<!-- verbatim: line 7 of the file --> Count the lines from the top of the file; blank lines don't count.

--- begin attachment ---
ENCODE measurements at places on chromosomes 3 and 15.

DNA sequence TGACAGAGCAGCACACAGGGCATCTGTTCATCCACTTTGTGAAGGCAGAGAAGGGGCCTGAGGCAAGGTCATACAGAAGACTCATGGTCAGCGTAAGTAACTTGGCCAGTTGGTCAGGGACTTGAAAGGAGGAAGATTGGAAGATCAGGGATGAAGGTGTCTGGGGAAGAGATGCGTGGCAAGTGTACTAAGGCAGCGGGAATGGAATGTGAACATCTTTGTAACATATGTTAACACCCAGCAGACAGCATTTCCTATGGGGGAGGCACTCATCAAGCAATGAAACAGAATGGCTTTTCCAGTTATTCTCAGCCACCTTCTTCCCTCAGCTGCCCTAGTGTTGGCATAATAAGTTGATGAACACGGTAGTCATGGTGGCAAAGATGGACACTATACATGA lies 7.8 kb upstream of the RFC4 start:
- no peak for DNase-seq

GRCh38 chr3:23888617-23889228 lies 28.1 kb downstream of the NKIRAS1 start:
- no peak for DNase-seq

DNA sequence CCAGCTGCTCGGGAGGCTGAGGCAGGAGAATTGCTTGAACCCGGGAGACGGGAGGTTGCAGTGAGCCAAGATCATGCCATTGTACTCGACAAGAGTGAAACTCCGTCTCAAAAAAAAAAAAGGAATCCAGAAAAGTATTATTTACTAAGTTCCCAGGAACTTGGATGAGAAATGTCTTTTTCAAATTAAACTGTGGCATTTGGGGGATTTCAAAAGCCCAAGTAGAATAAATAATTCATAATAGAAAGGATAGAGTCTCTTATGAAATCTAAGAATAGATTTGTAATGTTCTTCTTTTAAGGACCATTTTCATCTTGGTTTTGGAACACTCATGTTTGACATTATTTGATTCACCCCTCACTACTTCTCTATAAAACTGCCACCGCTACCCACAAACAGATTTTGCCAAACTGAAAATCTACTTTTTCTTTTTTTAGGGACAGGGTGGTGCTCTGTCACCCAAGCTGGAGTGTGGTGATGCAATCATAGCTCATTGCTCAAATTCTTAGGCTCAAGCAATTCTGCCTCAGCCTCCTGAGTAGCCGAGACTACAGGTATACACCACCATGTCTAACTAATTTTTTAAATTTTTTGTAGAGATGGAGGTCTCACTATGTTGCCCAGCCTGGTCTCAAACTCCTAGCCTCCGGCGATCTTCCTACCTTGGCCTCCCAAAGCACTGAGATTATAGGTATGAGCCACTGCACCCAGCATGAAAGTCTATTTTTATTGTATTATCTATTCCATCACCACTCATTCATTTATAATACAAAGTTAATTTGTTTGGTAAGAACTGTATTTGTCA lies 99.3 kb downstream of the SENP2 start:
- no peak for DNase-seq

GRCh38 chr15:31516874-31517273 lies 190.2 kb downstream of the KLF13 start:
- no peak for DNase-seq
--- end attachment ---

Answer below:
- no peak for DNase-seq